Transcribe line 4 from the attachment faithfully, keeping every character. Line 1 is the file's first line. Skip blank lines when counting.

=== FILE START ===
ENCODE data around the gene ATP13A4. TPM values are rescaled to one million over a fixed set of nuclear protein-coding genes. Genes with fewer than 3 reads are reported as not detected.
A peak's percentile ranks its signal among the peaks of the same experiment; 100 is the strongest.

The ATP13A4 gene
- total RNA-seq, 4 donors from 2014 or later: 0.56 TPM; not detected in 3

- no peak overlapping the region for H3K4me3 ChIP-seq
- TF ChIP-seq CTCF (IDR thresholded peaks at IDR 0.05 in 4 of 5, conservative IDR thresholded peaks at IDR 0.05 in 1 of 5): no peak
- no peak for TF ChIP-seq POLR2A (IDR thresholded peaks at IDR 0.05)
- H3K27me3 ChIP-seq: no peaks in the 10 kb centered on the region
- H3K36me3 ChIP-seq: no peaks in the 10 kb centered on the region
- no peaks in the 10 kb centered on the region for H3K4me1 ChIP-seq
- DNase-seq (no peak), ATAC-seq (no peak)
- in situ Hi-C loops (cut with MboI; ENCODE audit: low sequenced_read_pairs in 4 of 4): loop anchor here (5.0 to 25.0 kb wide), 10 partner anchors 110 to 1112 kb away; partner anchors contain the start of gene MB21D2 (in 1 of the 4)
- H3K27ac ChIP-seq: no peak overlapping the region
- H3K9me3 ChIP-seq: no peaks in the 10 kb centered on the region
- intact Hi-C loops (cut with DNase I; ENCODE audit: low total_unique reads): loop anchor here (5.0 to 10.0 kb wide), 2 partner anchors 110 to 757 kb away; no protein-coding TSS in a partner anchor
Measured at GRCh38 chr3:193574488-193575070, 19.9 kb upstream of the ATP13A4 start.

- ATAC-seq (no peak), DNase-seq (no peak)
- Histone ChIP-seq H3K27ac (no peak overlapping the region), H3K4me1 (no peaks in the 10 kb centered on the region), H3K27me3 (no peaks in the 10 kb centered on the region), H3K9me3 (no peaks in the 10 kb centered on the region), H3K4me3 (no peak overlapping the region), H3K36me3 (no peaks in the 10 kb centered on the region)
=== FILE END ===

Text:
- total RNA-seq, 4 donors from 2014 or later: 0.56 TPM; not detected in 3